Easter chicks and bunnies
Fluffy Easter chicks and bunnies are easy to make out of woollen pom poms.
You will need:
- a thin piece of cardboard (eg. from a cereal box)
- yellow, grey, brown or white wool
- googly eyes or beads
- PVA glue
- felt pens
- cotton wool
First you need to make the pom pom templates which are four rings of cardboard, two large ones for the body and two small ones for the head. To do this, draw onto your cardboard two circles measuring about 8 cm across. In the centre of each circle, draw a smaller circle measuring 3 cm across. Cut round the 8 cm circles, then cut the 3 cm circles out of the middle to make two rings. This will make the body. To make the head, cut out two smaller rings with an outside circle measuring 5 cm and an inside circle measuring 1.5 cm.
Cut your wool into long pieces and wind them into little balls. This makes the wool easier to work with. Put the two body templates together, and start to wind the wool round and round the templates, pushing it through the hole in the centre. Use yellow wool to make a chick and grey, brown or white wool to make a bunny. Keep wrapping it evenly round until the hole in the middle is completely full of wool.
Now carefully cut round the outside edge so that you have lots of loose ends of wool. Ease the two pieces of cardboard slightly apart, just enough to allow you to wrap a length of wool tightly around the middle of all the wool threads and tie it in a knot. Then remove the pieces of cardboard. Fluff the wool out and trim it into a neat ball.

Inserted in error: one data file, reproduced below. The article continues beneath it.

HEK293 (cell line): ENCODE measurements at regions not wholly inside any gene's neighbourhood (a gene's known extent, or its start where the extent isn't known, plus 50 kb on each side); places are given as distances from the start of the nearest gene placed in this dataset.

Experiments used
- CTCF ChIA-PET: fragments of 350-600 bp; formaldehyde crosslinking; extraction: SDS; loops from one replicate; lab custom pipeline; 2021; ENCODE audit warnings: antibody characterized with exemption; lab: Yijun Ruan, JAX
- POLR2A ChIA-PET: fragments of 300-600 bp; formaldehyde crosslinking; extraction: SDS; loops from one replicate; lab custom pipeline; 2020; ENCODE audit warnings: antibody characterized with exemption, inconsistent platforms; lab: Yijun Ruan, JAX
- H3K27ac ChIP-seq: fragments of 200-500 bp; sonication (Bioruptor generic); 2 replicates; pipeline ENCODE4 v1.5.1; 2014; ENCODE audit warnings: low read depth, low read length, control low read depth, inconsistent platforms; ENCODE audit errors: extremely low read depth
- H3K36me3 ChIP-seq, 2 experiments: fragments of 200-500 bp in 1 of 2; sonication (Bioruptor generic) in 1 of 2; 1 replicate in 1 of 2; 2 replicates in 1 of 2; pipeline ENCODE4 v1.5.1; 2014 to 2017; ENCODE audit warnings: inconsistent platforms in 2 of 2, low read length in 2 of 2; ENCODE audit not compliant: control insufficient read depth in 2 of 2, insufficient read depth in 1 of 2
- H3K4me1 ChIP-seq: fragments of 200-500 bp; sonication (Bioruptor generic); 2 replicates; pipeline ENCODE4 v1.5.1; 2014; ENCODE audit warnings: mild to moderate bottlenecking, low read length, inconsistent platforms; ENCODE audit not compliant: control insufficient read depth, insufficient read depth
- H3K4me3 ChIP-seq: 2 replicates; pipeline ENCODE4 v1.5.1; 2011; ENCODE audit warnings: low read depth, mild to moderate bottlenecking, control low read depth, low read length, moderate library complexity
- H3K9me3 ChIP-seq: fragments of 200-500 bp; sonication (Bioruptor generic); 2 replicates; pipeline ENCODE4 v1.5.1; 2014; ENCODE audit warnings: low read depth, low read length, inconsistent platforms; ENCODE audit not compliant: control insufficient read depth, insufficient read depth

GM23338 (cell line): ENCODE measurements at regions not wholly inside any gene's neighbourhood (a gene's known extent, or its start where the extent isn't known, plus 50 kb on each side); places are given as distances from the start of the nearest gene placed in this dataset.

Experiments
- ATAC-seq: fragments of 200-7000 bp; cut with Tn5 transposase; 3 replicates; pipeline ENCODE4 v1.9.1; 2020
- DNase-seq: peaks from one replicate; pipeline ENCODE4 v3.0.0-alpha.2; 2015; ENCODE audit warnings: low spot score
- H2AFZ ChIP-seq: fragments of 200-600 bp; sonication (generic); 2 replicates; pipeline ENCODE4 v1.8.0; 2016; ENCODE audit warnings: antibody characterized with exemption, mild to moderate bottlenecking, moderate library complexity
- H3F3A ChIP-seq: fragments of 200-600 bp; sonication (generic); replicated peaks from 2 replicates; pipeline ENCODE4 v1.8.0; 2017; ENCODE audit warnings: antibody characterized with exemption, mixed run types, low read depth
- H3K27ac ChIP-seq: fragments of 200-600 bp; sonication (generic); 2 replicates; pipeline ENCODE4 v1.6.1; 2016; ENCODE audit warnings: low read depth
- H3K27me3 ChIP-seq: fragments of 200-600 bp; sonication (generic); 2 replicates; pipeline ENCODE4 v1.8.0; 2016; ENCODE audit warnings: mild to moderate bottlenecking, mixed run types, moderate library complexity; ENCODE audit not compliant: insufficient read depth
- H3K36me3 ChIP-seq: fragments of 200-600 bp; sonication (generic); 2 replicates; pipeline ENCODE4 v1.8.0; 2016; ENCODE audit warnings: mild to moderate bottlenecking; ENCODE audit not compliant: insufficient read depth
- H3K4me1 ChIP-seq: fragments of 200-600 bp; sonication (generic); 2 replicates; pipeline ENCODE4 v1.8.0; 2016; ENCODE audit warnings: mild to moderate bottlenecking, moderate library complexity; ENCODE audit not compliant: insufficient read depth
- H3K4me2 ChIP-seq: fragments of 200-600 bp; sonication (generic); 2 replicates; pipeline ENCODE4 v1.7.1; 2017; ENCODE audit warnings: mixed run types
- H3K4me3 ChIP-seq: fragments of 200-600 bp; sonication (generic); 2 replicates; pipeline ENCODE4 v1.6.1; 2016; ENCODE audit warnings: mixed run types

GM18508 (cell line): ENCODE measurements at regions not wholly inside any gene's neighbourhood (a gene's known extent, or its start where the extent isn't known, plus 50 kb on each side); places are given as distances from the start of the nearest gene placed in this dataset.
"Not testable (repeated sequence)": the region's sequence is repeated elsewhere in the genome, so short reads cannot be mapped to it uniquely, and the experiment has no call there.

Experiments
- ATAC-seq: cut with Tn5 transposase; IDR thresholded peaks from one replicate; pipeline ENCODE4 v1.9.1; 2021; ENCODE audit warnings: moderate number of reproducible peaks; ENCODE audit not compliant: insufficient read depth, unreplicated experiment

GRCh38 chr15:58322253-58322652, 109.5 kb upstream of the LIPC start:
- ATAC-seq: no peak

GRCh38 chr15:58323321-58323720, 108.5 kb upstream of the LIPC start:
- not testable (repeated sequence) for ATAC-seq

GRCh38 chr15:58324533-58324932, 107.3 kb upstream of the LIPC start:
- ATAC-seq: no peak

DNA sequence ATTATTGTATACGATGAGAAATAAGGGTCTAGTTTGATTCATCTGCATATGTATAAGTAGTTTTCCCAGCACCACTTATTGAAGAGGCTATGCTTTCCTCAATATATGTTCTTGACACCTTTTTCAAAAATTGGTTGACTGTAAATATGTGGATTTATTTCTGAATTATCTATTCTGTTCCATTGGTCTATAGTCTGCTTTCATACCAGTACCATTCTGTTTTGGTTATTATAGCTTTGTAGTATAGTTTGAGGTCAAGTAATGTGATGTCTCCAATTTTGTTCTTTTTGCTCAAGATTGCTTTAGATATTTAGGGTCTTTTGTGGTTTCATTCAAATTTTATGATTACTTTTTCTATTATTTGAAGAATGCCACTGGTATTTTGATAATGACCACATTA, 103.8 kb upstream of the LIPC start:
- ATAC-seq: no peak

Repeat the procedure with the smaller templates to make the head of your chick or bunny. When the head is ready, glue it onto the body with the PVA glue. Stick on the beads or googly eyes. To make a chick, cut a beak and some feet out of the remaining cardboard and colour them in orange before sticking them on. For a bunny, make a pair of cardboard ears and two teeth, and for the finishing touch, glue on a little ball of cotton wool as a tail.
What other animals could you make out of pom poms?
Did you know that people in the UK are the biggest chocoholics in Europe? We eat an average of 10 kg of chocolate each a year, and spend £4.3 billion pounds a year on it.
To make this much chocolate for us, an awful lot of cocoa beans have to travel half way round the world because the cacao tree from which the beans come only grows in tropical regions.
The cacao tree grows up to 15 metres tall and comes originally from middle and South America. It still grows there, in the shade of the rain forests, but has now also been planted in Africa and certain Asian countries. It has a knobbly trunk and a wide, evergreen top. Clusters of flowers grow on the branches and develop into yellow and rust brown fruit or pods. They are 10 – 25 cm long and inside, packed in the sticky, sweet, protective flesh, are up to 50 white cocoa beans.